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#450666 - 01/06/08 05:35 AM What NOT to start newcomers on?
F minor Offline
Full Member

Registered: 11/24/07
Posts: 35
Loc: Canada
Hello!

I have recently been thrilled by the prospect of expanding the western art music sphere. All the threads I have taken part in generally have to do with expanding our sacred realm. I wish to caution the all out assault of "culture" on the "uncultured", though, as it can obviously turn people away.

My proposition is to make an informal list of the LEAST accessible pieces of music for "newbies". Obviously late Schoenberg, much Sorabji, Berg, Krenek, etc. would proooobably turn them off. I did take heed of the idea that it depends on the experiences, age, and group of a listener whether they like it or not. With this in mind, try to make as broad a list as possible!

The two groups I am most familiar with, and thus can identify what they might dislike most, are the pre-teens and teenagers. In my experience with people and music, I can say right away that Contrapunctus I from The Art of Fugue would not suit a new listener of any age., unless they are very deep into thought already. I just find that its harmonic minors and overall harmonies may just make them think it is boring! For the teenagers, I'd actually avoid works further forward in time, such as Mozart, as most teenagers I've met consider Mozart and his contemporaries to be rather a bore. I think that they'd probably want something with a bit more heart-on-the-sleeve quality, but not every teen is the same!

Give your own suggestions as to what to AVOID, so as to not turn potential listeners away! Remember: these are based only on the personal experiences of each person, so don't expect objectivity!
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#450667 - 01/06/08 08:57 AM Re: What NOT to start newcomers on?
tomasino Offline
2000 Post Club Member

Registered: 03/24/05
Posts: 2039
Loc: Minneapolis, Minnesota
Quite aside from what repertoire to avoid, avoid bad performances--particularly in singers. Bad classical singers really turn the general populace off, but they're turned on to good singing--even classical singing.

Having said that, remember that sopranos, like olives, are an acquired taste. Best to avoid them in introducing people to classical music. Stick to male voices, particularly baritones. Someone in the other thread mentioned Bryn Terfel. Good choice. Wonderful warm voice--and lots of material in English.

Along those lines, stick to singers and recordings where the words, if in English, can be readily understood. Words are a window to classical music, because people readily understand them: another argument for introducing people to classical music through voice.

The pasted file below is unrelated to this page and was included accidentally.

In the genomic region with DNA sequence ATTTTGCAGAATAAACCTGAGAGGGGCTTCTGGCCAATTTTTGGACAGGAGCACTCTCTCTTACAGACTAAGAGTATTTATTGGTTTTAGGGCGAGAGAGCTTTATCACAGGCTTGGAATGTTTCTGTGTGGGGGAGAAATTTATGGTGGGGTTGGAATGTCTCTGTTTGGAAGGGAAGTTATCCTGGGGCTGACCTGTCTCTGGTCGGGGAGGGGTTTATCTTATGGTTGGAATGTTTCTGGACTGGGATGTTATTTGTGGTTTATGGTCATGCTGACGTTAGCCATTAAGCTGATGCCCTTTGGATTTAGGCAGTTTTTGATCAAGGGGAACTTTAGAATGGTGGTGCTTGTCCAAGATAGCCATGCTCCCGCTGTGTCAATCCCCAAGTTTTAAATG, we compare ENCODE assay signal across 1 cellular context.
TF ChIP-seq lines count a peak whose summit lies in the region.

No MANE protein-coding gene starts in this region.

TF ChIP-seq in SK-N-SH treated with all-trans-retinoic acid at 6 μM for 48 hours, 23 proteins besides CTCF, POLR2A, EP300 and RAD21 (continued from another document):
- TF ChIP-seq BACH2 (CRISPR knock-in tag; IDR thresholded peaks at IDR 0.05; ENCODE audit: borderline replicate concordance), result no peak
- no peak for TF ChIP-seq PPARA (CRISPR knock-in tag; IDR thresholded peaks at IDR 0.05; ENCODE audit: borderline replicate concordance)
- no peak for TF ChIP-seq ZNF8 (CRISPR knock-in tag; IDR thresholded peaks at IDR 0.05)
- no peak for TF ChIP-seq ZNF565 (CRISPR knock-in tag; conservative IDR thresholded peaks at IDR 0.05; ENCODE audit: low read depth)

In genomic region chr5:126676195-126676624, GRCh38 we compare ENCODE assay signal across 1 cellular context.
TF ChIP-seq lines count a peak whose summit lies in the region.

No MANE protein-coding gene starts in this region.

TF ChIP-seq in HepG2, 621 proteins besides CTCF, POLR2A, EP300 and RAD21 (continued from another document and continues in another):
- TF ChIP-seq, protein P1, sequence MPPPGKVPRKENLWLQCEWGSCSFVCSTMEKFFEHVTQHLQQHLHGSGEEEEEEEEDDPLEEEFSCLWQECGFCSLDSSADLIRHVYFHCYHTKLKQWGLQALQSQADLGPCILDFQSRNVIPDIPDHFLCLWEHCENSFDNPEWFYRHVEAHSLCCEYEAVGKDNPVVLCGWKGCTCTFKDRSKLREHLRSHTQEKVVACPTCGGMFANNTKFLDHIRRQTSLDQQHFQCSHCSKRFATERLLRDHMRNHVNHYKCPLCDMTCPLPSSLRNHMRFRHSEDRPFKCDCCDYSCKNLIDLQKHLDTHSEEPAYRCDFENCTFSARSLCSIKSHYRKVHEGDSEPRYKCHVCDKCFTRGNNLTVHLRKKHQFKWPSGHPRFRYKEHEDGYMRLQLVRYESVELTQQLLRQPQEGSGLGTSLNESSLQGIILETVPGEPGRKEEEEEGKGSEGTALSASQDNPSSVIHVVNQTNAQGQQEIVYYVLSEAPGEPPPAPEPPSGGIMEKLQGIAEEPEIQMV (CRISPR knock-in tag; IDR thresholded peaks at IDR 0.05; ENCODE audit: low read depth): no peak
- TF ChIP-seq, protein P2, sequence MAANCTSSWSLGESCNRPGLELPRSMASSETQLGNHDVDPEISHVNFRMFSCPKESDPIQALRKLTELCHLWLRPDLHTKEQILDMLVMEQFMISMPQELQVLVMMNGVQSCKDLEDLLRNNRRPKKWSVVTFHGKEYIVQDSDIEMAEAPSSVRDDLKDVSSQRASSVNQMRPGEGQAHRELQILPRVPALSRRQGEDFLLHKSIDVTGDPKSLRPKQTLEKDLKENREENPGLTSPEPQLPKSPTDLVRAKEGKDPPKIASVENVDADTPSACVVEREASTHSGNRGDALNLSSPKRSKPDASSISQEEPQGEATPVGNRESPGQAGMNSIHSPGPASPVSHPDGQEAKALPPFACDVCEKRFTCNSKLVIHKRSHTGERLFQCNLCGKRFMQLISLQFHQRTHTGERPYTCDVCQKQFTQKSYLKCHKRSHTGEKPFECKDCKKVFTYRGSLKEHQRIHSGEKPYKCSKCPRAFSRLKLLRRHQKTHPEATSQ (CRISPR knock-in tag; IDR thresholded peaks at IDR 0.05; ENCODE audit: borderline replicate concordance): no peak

I love a beautiful vibrato myself--and won't abide a generalized complaint about vibrato--but there are too many singers giving vibrato a bad name. Avoid any singer with an out of control, or excessive vibrato. It turns people off, and all of classical music with it.

Tomasino
_________________________
"Whatsoever thy hand findeth to do, do so with all thy might." Ecclesiastes 9:10


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#450668 - 01/06/08 04:06 PM Re: What NOT to start newcomers on?
Bassio Offline
2000 Post Club Member

Registered: 08/24/03
Posts: 2480
Loc: Alexandria, Egypt
And why not the opposite F minor? Why do we choose the list 'to avoid'?

Choose the list that they would probably like to hear.

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#450669 - 01/06/08 06:58 PM Re: What NOT to start newcomers on?
Auntie Lynn Offline
1000 Post Club Member

Registered: 12/07/04
Posts: 1131
Loc: San Francisco, CA
R. Strauss' Metamorphosen...

Auuuuuuuuuuughghghghghghghg...!!

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#450670 - 01/07/08 11:36 AM Re: What NOT to start newcomers on?
DestinysPuppet Offline
Full Member

Registered: 12/16/07
Posts: 41
Loc: Argentina
Well, I started to really get into "classical" music in my teens, so I can tell you my experience, which I think is quite universal (WARNING: long post!)

Many teens look for strong emotion in music (you know, usually gloomy, melancholic, and the such). As an early teenager, my concept of emotion in music was pretty much black and white, that is, happy or sad. Thus, a melancholic piece would sound weird (and really really interesting) due to its blend of "happiness" and "sadness". Needless to say, this conception was in my head thanks to pop rock music, which usually doesn't depart from those two very definite realms. In addition, because of pop music as well, the emotion had to be there, blatantly evident, ready for the taking, and any composer who "hid" it or "complicated" it was too much for me at that time.